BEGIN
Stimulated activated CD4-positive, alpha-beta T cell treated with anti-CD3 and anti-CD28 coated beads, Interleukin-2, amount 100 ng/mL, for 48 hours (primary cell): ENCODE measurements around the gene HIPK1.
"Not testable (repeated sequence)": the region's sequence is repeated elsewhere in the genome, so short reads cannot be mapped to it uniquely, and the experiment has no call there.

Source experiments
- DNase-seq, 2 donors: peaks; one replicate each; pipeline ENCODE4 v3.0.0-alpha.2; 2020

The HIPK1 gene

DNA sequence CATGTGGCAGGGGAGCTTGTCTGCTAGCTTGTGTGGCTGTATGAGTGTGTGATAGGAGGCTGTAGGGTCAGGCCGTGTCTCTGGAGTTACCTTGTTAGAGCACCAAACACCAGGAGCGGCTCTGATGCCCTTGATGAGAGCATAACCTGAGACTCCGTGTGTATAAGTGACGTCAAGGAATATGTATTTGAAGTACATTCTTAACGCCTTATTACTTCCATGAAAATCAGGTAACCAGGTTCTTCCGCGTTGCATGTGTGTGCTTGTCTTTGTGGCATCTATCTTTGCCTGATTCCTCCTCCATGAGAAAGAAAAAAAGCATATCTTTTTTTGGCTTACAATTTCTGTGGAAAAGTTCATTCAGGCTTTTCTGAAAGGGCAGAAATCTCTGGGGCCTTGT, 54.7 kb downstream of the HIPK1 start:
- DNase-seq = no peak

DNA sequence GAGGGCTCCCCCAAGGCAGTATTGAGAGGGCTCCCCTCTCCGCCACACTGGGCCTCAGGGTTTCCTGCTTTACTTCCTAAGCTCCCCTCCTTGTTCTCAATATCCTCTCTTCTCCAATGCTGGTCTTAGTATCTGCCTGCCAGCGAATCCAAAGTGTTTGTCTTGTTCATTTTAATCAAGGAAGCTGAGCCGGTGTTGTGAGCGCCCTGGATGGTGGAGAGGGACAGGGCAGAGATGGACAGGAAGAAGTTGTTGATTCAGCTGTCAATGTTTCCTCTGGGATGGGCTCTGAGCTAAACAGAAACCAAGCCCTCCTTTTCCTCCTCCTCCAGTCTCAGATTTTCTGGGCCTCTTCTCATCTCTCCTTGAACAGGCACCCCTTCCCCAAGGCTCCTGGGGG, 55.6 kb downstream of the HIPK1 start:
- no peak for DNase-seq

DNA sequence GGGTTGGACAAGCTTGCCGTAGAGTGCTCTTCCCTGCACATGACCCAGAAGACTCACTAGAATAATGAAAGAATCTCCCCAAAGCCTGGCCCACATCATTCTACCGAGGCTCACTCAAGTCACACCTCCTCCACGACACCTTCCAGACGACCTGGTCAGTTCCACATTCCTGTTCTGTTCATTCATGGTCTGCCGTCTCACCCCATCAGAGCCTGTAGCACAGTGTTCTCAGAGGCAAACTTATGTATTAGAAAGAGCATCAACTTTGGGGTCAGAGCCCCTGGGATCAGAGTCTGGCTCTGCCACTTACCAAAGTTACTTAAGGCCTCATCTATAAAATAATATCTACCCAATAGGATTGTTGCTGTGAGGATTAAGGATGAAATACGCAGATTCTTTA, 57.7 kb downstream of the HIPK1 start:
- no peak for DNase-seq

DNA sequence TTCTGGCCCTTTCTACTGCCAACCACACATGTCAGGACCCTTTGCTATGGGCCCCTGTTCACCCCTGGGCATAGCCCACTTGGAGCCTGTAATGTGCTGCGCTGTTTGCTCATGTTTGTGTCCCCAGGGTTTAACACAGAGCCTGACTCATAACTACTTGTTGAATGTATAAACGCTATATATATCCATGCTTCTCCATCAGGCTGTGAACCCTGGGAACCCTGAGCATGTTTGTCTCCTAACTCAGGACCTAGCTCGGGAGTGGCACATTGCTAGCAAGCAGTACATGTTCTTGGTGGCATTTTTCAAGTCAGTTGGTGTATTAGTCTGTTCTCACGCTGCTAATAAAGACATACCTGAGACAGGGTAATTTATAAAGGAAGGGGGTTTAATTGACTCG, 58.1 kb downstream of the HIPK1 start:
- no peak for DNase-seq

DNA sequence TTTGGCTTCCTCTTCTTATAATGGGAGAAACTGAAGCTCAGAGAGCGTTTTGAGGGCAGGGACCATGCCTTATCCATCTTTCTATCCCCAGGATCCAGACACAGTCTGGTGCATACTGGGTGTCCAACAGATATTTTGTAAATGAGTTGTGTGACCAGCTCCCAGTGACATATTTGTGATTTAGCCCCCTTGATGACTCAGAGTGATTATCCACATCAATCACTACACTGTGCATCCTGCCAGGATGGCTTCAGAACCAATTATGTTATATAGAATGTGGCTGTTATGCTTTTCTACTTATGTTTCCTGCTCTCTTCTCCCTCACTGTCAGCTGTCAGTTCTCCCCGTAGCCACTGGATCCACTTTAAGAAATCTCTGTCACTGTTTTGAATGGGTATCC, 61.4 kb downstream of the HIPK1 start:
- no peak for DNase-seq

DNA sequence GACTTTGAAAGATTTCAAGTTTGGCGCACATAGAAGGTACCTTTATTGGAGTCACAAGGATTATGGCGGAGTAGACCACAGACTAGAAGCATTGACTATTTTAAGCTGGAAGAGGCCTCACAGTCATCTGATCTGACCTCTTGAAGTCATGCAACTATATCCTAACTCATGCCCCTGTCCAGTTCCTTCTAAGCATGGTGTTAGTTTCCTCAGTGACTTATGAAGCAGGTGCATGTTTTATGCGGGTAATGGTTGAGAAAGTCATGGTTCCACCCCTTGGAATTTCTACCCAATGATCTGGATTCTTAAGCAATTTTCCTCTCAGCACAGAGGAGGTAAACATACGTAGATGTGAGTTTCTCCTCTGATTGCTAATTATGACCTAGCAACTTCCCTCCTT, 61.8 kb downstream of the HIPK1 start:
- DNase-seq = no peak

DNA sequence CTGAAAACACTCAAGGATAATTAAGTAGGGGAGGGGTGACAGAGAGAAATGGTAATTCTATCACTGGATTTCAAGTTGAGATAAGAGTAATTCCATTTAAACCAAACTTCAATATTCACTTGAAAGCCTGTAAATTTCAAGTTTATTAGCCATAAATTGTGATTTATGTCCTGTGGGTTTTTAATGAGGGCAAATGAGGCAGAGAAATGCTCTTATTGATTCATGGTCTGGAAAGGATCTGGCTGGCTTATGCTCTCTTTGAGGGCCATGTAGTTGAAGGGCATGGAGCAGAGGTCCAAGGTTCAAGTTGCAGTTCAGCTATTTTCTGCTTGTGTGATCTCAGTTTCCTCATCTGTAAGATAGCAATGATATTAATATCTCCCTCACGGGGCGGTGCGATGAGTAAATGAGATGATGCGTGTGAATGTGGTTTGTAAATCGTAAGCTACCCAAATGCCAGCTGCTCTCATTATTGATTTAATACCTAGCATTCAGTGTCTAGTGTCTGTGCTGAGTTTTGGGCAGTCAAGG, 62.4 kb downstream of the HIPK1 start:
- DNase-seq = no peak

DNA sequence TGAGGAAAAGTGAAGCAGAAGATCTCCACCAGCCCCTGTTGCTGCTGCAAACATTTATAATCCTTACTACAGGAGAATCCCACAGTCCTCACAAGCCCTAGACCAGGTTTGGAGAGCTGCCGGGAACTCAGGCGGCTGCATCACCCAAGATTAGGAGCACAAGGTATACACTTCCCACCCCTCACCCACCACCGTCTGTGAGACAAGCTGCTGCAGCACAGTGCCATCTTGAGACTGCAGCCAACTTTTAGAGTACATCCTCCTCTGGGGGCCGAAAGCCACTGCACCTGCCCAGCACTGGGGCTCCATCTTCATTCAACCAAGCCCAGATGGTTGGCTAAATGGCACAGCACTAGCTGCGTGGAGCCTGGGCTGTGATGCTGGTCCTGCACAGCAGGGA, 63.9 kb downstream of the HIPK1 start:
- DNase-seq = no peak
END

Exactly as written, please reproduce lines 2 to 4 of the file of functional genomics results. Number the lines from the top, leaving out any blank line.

"Not testable (repeated sequence)": the region's sequence is repeated elsewhere in the genome, so short reads cannot be mapped to it uniquely, and the experiment has no call there.

Source experiments
- DNase-seq, 2 donors: peaks; one replicate each; pipeline ENCODE4 v3.0.0-alpha.2; 2020